Providing health care services to Syrian refugees in our region
Wednesday, April 6, 2016

Imagine arriving in a brand new country with little more than the clothes on your back and no understanding of an unfamiliar language, culture and climate. Compounding the stress of the move is the fact that perhaps this isn’t the first time, but just the latest in a string of stops you’ve made after fleeing your war-torn home country.
 

For the thousands of Syrian refugees who have arrived in Canada over the past several months, this seemingly incomprehensible scenario has been their reality. Many arrive with children and extended families in tow, faced with the daunting task of building a new life from the rubble of the old.

The Lower Mainland alone has seen more than 3,500 Syrian refugees arrive since last fall, with thousands more anticipated by the end of 2016. As the largest health authority in the province, Fraser Health has welcomed a significant number of these individuals to our region. Historically, this is not an unusual phenomenon as our communities typically become home to up to 90 per cent of all new immigrants and refugees arriving in British Columbia.
 

While all Syrian refugees are screened upon arrival and provided with immunizations by Bridge Clinic in conjunction with Fraser Health’s Population and Public Health staff, the region’s New Canadian Clinics in Burnaby and Surrey act as the second point of contact for those with health care concerns that require short or long-term attention. These issues could be anything from a pre-existing chronic condition to a prenatal care for an expectant mom.
 

Although the number of recent refugee arrivals from Syria is somewhat unprecedented, Nancy Desanghere, nurse practitioner at the Surrey New Canadian Clinic, is taking it all in stride.

“We are excited to work with the Syrian refugees and are working closely with community partners to help folks gain access to care on multiple levels,” she explains. “We have made a close connection with our Public Health team as well as settlement workers that work in the community and we’re ready.”
 

Though the health of the majority of Syrian refugees appears to be generally good thus far, there are those who out of necessity have let their health take a backseat to putting food on the table and keeping their family safe for the past several months – or years.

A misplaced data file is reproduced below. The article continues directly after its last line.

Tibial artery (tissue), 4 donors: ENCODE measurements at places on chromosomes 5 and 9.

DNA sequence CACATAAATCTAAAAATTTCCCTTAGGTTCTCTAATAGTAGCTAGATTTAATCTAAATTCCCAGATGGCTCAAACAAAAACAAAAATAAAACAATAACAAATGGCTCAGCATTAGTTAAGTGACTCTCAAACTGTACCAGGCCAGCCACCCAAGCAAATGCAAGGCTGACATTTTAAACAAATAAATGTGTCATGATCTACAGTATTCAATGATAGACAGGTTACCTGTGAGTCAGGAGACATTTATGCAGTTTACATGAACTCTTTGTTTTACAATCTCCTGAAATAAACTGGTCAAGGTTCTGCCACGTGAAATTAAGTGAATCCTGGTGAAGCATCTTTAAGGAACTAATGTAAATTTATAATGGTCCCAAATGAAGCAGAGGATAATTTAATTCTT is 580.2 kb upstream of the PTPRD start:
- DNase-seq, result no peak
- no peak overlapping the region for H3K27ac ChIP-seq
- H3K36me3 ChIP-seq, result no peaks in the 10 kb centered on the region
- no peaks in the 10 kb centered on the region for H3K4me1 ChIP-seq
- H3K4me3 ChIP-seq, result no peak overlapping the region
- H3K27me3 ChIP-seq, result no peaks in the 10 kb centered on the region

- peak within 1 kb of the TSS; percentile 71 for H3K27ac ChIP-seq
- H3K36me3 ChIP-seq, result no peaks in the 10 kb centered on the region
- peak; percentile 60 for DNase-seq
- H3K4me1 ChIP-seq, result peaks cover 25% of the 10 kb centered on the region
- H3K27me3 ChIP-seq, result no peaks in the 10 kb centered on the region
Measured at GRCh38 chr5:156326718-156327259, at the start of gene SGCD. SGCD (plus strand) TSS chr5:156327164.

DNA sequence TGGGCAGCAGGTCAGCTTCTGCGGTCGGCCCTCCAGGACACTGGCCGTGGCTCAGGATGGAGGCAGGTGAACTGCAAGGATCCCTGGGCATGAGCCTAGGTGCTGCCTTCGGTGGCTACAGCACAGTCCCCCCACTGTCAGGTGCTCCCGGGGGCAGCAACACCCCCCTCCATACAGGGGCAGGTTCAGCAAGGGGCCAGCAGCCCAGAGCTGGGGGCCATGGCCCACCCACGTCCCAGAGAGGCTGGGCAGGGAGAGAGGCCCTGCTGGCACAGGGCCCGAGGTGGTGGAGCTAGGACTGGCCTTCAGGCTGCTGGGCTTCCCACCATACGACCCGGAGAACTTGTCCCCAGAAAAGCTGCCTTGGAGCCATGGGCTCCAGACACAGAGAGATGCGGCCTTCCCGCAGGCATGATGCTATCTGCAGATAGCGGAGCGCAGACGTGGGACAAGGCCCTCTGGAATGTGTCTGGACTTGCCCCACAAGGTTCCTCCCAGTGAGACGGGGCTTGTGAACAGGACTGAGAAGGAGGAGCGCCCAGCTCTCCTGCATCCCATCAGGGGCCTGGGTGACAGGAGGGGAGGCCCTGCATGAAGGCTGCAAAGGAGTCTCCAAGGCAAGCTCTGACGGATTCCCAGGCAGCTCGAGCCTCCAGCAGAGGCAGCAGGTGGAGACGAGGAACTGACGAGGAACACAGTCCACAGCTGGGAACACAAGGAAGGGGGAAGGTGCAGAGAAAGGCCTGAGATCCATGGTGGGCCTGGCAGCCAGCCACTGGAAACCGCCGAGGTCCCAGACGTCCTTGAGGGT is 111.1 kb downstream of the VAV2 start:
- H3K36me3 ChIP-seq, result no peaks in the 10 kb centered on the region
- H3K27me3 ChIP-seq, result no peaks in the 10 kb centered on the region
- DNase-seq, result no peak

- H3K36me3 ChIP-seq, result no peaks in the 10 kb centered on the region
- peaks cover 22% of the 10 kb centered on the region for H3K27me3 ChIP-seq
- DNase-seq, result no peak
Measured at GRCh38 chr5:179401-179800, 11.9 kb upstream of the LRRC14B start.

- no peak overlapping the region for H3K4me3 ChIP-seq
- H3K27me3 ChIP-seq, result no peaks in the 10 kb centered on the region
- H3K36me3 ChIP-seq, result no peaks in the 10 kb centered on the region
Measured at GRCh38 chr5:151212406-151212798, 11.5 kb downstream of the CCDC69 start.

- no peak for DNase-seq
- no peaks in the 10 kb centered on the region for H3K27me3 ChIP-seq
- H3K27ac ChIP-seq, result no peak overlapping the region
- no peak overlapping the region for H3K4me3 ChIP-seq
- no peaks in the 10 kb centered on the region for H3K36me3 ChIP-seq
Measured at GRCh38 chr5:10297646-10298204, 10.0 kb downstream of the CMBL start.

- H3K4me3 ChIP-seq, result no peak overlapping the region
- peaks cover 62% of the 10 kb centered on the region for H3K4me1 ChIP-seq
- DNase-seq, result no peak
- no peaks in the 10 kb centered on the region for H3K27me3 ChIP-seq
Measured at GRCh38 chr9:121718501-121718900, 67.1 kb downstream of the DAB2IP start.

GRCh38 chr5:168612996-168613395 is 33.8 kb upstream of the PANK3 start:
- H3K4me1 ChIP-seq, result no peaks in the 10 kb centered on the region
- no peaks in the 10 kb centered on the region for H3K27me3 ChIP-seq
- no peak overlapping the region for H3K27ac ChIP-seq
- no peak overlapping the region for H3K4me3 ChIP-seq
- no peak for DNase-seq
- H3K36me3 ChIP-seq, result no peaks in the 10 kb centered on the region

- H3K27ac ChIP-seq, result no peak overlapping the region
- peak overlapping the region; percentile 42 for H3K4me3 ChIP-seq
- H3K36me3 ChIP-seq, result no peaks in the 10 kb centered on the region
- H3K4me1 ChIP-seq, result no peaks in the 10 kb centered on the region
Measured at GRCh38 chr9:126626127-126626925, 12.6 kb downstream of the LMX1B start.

“Many people have had access to health care in their country, but the situation is such that they have had disruptions in regular, ongoing care,” says New Canadian Clinic physician Dr. Brian Poelzer. “For some, their diabetes, their cardiac disease, or their blood pressure may have not been followed closely in the last few years, so these are simple things that we can identify and correct when they arrive here.”
 

While the health concerns for some may be relatively simple to address, the teams at the Burnaby and Surrey New Canadian Clinics must be mindful of the challenges a history of mental and physical trauma may present.
 

“Every person coming to Canada – whether an immigrant or a refugee – deals with situations differently,” explains Desanghere. “You keep that on your radar and assess and treat accordingly. We have a close collaboration with mental health services within Fraser Health and connect closely with settlement services within the community to help folks with those mental health concerns as well.”

Further complicating any underlying health issue are the challenges of a language barrier for individuals with little to no understanding of English. However, this is an everyday occurrence at the New Canadian Clinics.
 

“We offer interpreting services for all refugees – including Syrian refugees – if language is a barrier.  Most visits are using a professionally-trained interpreter so the visits take twice as long as a visit where you are speaking English,” continues Desanghere.
 

As is often the case at the New Canadian Clinic, the team is mindful of the role distinct cultural differences play in delivering care tailored to Syrian clients’ needs.
 

“Culture and religious beliefs have a huge impact on their health,” says nurse practitioner Sara Hosseina of the clients she sees at the Burnaby and Surrey New Canadian Clinics. “When you work with patients from different cultural and religious groups, this has to be reflected in your practice. For example, many of the clients we work with are Muslims and some related social history questions may be sensitive for them. However that doesn’t mean we won’t ask the questions, but I definitely assure their confidentiality and try to normalize the questions. I can tell that they have a really good appreciation for that.”

 

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Source: Fraser Health